“Like I said, over the next two days we’re going to need a lot more of that, with the ball, with the bat, in every department, we are going to need guys to put up their hand and no matter which way the result goes, let’s just make sure that our pride is intact.”

Karthik Krishnaswamy is a senior sub-editor at ESPNcricinfo

ESPN Sports Media Ltd.

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Recent Match Report – Western Australia vs Tasmania, Sheffield Shield, 3rd Match



Stumps Western Australia 337 and 2 for 148 (Shaun Marsh 74*, Mitchell Marsh 51*) lead Tasmania 397 (Paine 121, Jewell 52, Richardson 3-58) by 88 runs

Tim Paine‘s century, only his second in his 125th first-class appearance, helped Tasmania edge ahead of Western Australia in the first-innings exchanges across at WACA, as they finished on 397 in response to the home side’s 337. By close of play on the third day, though, the Marsh brothers Shaun and Mitchell had both hit half-centuries to put their team 88 runs in front.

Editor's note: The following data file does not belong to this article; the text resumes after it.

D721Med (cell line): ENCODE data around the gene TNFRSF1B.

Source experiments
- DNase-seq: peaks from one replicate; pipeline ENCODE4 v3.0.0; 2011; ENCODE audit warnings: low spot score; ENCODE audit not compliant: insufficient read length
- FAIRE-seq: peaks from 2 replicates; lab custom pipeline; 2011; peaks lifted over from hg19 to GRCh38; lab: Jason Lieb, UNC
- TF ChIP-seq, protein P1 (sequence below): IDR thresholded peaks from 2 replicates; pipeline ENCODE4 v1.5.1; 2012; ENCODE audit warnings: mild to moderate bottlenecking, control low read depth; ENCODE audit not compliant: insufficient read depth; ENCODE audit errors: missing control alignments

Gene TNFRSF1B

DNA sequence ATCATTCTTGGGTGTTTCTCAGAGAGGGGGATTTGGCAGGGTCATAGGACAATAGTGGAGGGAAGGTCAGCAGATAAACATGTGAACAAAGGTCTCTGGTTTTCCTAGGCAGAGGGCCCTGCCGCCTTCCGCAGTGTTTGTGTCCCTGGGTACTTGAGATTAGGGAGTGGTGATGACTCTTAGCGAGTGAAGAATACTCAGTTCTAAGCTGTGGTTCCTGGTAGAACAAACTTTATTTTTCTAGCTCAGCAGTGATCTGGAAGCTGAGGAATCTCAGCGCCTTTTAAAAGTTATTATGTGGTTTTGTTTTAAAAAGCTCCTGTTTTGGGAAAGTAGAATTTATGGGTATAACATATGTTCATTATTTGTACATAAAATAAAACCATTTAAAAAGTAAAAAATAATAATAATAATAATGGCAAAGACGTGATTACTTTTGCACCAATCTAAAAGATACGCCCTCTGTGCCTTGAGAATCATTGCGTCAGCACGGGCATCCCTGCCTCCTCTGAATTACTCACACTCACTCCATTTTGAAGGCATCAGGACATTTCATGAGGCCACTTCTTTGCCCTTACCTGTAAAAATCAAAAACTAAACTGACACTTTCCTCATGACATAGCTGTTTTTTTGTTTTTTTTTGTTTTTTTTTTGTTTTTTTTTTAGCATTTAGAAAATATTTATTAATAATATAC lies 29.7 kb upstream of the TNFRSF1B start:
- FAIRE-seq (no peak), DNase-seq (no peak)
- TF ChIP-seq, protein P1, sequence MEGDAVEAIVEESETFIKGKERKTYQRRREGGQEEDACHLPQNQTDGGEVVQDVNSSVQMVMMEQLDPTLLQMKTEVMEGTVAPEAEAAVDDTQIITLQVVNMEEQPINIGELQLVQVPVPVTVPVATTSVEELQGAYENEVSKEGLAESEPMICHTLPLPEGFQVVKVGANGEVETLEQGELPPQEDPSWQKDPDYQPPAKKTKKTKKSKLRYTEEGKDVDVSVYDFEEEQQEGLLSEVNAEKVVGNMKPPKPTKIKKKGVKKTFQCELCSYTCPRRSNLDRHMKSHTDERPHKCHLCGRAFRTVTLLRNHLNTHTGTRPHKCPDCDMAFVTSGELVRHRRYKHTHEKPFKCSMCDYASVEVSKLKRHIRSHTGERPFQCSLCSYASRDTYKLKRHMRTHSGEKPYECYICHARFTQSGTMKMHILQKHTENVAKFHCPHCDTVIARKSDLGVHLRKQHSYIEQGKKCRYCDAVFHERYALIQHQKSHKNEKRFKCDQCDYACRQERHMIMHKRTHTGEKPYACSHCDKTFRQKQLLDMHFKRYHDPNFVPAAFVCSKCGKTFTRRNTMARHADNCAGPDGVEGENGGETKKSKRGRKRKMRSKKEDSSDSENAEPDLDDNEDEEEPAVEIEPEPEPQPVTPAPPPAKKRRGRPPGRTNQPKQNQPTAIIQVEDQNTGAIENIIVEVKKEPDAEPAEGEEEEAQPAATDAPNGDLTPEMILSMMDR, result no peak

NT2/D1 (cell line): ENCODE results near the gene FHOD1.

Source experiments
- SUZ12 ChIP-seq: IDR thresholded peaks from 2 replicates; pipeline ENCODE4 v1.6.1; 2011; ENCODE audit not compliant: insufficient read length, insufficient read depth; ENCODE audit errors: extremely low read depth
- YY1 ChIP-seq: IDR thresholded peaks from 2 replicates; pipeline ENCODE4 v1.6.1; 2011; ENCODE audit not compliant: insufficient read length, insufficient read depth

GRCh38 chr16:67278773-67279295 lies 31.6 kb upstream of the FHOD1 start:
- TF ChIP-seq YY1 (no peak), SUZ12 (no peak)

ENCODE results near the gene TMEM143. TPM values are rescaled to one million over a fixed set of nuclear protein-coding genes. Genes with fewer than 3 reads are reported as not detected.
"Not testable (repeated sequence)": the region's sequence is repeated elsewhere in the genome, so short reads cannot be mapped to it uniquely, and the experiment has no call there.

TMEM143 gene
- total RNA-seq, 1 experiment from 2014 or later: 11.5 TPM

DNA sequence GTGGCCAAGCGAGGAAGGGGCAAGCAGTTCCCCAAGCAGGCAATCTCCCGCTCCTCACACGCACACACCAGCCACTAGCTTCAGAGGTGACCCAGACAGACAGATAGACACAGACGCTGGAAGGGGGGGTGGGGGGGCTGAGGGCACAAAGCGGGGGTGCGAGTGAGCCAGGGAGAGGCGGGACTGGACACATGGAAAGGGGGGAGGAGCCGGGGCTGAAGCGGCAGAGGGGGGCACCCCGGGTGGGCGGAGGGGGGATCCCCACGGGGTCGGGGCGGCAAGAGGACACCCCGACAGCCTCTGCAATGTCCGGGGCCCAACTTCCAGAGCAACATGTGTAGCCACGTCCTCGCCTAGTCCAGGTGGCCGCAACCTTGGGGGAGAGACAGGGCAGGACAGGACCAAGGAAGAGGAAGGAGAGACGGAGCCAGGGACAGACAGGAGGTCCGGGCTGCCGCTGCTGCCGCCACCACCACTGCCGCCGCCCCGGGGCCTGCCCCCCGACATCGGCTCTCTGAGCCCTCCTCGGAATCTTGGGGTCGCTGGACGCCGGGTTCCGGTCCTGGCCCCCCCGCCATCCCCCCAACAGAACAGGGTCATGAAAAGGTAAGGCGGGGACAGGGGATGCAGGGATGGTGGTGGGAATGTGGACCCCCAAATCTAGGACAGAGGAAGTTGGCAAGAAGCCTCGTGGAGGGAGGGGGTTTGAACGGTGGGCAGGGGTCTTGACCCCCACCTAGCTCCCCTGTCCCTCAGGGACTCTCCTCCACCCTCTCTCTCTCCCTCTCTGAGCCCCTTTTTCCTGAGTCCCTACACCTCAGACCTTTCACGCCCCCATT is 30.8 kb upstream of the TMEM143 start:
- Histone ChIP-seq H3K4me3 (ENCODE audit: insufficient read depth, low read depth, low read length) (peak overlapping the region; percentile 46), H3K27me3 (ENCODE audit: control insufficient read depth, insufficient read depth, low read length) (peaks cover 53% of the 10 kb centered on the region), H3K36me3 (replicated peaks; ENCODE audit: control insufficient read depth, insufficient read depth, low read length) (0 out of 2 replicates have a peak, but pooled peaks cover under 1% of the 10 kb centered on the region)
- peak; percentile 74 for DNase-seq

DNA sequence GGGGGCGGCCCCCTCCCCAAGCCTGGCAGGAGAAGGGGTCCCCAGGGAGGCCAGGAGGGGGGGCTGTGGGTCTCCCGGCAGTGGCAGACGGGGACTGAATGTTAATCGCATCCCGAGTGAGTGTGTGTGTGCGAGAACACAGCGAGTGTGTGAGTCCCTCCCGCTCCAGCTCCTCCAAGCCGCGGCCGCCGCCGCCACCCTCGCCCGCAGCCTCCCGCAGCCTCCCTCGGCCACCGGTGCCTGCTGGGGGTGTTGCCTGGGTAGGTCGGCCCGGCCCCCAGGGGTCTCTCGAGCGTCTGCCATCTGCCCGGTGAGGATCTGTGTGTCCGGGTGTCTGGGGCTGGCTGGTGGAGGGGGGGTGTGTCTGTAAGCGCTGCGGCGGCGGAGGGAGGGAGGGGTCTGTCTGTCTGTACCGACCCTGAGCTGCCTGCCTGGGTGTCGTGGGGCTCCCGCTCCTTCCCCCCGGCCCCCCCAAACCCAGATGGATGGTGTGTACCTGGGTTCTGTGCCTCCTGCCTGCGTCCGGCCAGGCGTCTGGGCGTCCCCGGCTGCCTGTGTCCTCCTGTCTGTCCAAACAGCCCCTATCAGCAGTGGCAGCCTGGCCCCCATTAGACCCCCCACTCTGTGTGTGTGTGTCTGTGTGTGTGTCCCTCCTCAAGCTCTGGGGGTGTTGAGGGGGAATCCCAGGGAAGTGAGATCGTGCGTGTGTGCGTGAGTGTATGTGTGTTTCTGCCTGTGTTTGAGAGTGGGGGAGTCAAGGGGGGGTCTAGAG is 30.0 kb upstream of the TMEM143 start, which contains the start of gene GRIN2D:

The day began with Paine and Caleb Jewell in the middle and Tasmania 5 for 217, still 120 runs adrift. The two of them stretched their partnership to 80 runs, Jewell hitting his maiden fifty at this level along the way, to keep them in the race but when Joel Paris sent back Jewell for 52, they were still well in arrears at 6 for 256.

Paine was in his stride by then, but lost Sam Rainbird and Jackson Bird cheaply, and it took debutant Lawrence Neil-Smith‘s solid, and obdurate, support for Paine to not only get to his own landmark but also haul Tasmania in front. The two of them held firm for almost 37 overs, adding 111 runs together, before Paine fell miscuing a pull off Jhye Richardson. Paine made 121, scored off 208 balls with 13 fours and a six.